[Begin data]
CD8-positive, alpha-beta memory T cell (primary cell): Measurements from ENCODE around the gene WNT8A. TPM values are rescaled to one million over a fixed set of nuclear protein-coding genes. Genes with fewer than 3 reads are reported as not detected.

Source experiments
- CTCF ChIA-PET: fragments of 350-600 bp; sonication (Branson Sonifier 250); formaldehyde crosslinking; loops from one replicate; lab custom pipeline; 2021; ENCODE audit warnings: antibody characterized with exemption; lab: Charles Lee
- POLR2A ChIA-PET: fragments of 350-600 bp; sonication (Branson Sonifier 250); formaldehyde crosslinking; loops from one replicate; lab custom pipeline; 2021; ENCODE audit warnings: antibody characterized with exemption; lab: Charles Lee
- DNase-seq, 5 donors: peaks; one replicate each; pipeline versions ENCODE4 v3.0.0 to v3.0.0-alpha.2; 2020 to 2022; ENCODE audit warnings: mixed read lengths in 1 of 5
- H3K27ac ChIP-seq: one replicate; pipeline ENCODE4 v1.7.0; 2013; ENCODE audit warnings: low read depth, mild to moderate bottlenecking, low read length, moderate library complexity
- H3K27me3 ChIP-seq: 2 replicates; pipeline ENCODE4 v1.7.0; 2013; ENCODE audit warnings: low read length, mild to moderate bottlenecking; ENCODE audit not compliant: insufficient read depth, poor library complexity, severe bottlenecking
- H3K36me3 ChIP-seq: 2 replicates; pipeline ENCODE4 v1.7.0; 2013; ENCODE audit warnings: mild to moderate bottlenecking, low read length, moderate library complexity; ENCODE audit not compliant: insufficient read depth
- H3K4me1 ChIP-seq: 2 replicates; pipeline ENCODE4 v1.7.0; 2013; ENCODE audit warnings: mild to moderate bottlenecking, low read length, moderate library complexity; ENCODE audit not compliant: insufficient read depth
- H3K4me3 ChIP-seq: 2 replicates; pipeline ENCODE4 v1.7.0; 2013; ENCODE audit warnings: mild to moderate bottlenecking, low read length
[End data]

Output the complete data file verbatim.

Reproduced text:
CD8-positive, alpha-beta memory T cell (primary cell): Measurements from ENCODE around the gene WNT8A. TPM values are rescaled to one million over a fixed set of nuclear protein-coding genes. Genes with fewer than 3 reads are reported as not detected.

Source experiments
- CTCF ChIA-PET: fragments of 350-600 bp; sonication (Branson Sonifier 250); formaldehyde crosslinking; loops from one replicate; lab custom pipeline; 2021; ENCODE audit warnings: antibody characterized with exemption; lab: Charles Lee
- POLR2A ChIA-PET: fragments of 350-600 bp; sonication (Branson Sonifier 250); formaldehyde crosslinking; loops from one replicate; lab custom pipeline; 2021; ENCODE audit warnings: antibody characterized with exemption; lab: Charles Lee
- DNase-seq, 5 donors: peaks; one replicate each; pipeline versions ENCODE4 v3.0.0 to v3.0.0-alpha.2; 2020 to 2022; ENCODE audit warnings: mixed read lengths in 1 of 5
- H3K27ac ChIP-seq: one replicate; pipeline ENCODE4 v1.7.0; 2013; ENCODE audit warnings: low read depth, mild to moderate bottlenecking, low read length, moderate library complexity
- H3K27me3 ChIP-seq: 2 replicates; pipeline ENCODE4 v1.7.0; 2013; ENCODE audit warnings: low read length, mild to moderate bottlenecking; ENCODE audit not compliant: insufficient read depth, poor library complexity, severe bottlenecking
- H3K36me3 ChIP-seq: 2 replicates; pipeline ENCODE4 v1.7.0; 2013; ENCODE audit warnings: mild to moderate bottlenecking, low read length, moderate library complexity; ENCODE audit not compliant: insufficient read depth
- H3K4me1 ChIP-seq: 2 replicates; pipeline ENCODE4 v1.7.0; 2013; ENCODE audit warnings: mild to moderate bottlenecking, low read length, moderate library complexity; ENCODE audit not compliant: insufficient read depth
- H3K4me3 ChIP-seq: 2 replicates; pipeline ENCODE4 v1.7.0; 2013; ENCODE audit warnings: mild to moderate bottlenecking, low read length